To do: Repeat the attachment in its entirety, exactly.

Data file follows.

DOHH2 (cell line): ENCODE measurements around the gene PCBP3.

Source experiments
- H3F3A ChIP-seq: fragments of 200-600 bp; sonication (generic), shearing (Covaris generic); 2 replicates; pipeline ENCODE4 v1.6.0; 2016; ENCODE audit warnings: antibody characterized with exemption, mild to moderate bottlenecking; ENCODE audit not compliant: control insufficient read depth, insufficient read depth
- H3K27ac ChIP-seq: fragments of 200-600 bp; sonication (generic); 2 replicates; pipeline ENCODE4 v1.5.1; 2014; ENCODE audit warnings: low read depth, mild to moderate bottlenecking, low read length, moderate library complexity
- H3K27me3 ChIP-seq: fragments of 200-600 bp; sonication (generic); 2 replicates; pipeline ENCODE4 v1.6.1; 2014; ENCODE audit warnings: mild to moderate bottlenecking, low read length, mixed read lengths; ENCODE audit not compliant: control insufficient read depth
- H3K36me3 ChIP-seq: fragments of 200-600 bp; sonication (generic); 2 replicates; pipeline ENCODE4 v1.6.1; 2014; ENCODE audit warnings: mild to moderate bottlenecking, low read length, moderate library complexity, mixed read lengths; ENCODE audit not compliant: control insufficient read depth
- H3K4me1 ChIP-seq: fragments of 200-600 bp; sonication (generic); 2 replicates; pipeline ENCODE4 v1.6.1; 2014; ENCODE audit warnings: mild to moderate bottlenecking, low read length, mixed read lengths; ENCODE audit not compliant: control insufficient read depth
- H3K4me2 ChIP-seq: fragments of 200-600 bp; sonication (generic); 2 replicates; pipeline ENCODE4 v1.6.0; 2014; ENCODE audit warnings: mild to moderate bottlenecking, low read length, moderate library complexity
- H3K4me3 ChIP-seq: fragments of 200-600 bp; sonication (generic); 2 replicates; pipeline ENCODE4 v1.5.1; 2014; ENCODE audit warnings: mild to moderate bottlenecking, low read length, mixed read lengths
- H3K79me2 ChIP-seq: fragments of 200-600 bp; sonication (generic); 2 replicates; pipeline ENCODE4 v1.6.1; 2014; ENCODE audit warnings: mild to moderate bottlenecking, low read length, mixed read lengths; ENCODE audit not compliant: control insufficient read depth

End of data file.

DOHH2 (cell line): ENCODE measurements around the gene PCBP3.

Source experiments
- H3F3A ChIP-seq: fragments of 200-600 bp; sonication (generic), shearing (Covaris generic); 2 replicates; pipeline ENCODE4 v1.6.0; 2016; ENCODE audit warnings: antibody characterized with exemption, mild to moderate bottlenecking; ENCODE audit not compliant: control insufficient read depth, insufficient read depth
- H3K27ac ChIP-seq: fragments of 200-600 bp; sonication (generic); 2 replicates; pipeline ENCODE4 v1.5.1; 2014; ENCODE audit warnings: low read depth, mild to moderate bottlenecking, low read length, moderate library complexity
- H3K27me3 ChIP-seq: fragments of 200-600 bp; sonication (generic); 2 replicates; pipeline ENCODE4 v1.6.1; 2014; ENCODE audit warnings: mild to moderate bottlenecking, low read length, mixed read lengths; ENCODE audit not compliant: control insufficient read depth
- H3K36me3 ChIP-seq: fragments of 200-600 bp; sonication (generic); 2 replicates; pipeline ENCODE4 v1.6.1; 2014; ENCODE audit warnings: mild to moderate bottlenecking, low read length, moderate library complexity, mixed read lengths; ENCODE audit not compliant: control insufficient read depth
- H3K4me1 ChIP-seq: fragments of 200-600 bp; sonication (generic); 2 replicates; pipeline ENCODE4 v1.6.1; 2014; ENCODE audit warnings: mild to moderate bottlenecking, low read length, mixed read lengths; ENCODE audit not compliant: control insufficient read depth
- H3K4me2 ChIP-seq: fragments of 200-600 bp; sonication (generic); 2 replicates; pipeline ENCODE4 v1.6.0; 2014; ENCODE audit warnings: mild to moderate bottlenecking, low read length, moderate library complexity
- H3K4me3 ChIP-seq: fragments of 200-600 bp; sonication (generic); 2 replicates; pipeline ENCODE4 v1.5.1; 2014; ENCODE audit warnings: mild to moderate bottlenecking, low read length, mixed read lengths
- H3K79me2 ChIP-seq: fragments of 200-600 bp; sonication (generic); 2 replicates; pipeline ENCODE4 v1.6.1; 2014; ENCODE audit warnings: mild to moderate bottlenecking, low read length, mixed read lengths; ENCODE audit not compliant: control insufficient read depth